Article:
So you settled all the set-up and tear-down times with your venue and you will have enough staff on hand at your event. Here’s a tip on how to plan defensively so as to avoid any post-event discrepancies with the bill:
Beware the phantom charge for goods and services you didn’t pre-approve. For example, recently an event venue we hadn’t used before added a fire marshal, two extra servers and 10 additional guests on to our final bill, resulting in an invoice that was roughly $2,500 higher than our agreed budget — a potentially disastrous over-charge for the non-profit sponsoring the event.
As the event has a rigorous check-in and cross-checking door policy in place, it was easy to prove our exact number of attendees. When we asked the venue where they got their guest count from, they replied that their on-site banquet manager had taken an “informal” count and had summoned additional staff without our permission. After some discussion, the venue agreed that the manager had perhaps over-stepped his bounds, and all the additional charges were removed.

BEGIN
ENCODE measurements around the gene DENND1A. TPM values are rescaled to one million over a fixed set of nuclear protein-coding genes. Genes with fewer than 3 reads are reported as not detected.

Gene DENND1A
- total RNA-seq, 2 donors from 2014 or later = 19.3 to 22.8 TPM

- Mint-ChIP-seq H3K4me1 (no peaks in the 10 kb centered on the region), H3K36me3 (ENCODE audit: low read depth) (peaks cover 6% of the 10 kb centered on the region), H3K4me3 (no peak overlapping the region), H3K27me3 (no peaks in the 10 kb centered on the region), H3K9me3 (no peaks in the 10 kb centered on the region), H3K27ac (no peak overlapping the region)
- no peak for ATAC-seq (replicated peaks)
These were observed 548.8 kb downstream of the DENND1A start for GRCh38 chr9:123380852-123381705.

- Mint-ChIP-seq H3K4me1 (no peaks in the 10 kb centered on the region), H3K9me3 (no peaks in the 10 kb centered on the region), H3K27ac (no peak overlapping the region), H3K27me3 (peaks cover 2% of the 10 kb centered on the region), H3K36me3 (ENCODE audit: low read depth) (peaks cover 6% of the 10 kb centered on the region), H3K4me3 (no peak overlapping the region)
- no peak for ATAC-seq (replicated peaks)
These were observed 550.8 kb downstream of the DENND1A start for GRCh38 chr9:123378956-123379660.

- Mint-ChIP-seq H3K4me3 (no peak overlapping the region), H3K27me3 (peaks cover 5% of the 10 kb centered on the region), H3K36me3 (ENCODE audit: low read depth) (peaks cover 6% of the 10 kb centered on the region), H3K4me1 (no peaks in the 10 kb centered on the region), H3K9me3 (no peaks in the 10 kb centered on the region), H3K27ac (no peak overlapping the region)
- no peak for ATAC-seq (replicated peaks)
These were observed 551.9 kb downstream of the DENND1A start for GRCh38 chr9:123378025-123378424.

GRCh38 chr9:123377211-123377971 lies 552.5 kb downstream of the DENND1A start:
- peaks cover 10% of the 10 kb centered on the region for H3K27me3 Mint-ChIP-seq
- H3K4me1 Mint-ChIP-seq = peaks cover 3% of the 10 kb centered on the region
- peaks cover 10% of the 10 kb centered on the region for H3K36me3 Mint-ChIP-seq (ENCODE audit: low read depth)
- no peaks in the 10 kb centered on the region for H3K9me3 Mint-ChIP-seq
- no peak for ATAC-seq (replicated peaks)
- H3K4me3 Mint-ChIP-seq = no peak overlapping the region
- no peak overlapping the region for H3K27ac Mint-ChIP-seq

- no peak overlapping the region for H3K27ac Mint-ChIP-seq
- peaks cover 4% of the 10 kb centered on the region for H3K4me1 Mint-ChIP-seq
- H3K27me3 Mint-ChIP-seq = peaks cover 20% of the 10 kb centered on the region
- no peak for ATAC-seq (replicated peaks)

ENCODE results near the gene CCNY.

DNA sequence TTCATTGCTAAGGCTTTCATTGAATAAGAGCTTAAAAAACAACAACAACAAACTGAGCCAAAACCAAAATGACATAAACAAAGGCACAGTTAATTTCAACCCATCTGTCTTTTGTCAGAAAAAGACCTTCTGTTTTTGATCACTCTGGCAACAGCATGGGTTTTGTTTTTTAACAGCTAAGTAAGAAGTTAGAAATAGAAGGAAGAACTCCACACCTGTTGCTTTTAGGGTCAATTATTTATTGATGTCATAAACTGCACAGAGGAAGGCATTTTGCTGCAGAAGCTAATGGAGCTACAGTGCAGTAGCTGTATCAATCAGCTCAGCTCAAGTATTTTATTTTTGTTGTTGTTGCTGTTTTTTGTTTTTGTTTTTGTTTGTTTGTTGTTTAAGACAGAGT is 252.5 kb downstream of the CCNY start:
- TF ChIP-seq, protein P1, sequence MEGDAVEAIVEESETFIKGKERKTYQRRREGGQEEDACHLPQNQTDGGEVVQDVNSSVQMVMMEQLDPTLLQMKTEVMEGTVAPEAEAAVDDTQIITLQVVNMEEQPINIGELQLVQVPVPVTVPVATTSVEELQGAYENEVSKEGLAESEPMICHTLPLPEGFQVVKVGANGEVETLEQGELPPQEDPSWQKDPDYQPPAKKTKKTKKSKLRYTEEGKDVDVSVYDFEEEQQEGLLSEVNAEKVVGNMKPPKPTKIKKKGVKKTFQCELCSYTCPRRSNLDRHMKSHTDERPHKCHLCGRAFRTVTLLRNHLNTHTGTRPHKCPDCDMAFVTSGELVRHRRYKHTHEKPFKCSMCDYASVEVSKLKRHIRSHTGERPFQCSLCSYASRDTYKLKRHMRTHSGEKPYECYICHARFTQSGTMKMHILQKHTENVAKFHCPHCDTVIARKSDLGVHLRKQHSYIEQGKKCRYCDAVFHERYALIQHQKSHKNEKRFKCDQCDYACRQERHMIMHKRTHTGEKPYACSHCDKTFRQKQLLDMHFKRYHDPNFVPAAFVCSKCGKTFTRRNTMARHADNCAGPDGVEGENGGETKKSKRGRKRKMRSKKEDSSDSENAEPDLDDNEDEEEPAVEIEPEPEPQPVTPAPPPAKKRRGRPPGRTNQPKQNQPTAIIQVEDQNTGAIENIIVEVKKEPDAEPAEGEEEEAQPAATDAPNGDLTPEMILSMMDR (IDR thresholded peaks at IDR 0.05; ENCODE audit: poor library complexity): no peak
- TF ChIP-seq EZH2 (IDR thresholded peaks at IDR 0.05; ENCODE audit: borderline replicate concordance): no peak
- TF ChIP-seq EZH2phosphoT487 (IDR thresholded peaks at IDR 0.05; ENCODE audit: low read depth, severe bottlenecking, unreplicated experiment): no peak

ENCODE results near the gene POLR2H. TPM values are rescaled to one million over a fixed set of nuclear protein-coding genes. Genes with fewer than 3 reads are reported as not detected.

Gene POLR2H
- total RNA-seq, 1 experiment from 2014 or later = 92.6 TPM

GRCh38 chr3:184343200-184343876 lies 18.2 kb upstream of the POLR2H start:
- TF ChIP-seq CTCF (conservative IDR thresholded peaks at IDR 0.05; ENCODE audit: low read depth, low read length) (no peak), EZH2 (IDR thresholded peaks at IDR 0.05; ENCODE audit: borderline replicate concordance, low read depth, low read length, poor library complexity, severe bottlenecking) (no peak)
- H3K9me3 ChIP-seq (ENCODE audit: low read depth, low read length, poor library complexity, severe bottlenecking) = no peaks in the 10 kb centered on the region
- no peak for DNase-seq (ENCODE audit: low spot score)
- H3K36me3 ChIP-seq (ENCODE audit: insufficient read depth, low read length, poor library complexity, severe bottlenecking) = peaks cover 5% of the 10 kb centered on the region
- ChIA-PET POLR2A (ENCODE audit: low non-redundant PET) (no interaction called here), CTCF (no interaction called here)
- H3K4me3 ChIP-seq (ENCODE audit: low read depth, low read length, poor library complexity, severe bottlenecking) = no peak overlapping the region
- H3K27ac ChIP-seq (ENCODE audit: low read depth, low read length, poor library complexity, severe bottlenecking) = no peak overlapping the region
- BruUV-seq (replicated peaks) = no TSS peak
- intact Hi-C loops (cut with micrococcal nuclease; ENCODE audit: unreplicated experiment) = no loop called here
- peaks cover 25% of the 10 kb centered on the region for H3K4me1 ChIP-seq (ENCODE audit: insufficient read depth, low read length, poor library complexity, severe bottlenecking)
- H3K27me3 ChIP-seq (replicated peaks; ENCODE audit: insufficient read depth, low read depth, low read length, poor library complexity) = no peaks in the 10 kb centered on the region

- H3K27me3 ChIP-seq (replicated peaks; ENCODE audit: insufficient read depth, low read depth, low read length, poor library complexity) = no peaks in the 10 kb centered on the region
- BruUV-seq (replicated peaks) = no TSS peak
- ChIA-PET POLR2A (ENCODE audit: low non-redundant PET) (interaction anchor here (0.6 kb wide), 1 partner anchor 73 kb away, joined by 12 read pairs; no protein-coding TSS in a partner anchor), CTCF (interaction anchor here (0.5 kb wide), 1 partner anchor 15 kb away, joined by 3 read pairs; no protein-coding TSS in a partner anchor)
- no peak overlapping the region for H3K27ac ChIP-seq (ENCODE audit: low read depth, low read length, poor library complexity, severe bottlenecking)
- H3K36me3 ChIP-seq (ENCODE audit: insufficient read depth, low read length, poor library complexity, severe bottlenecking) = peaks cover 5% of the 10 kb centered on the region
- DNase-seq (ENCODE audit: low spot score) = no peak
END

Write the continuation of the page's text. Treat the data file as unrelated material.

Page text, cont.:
The lesson here is, demand that your contract with the venue specify every charge up front, insist on approval of any additional staffing, be prepared to dispute questionable charges and be able to prove your case.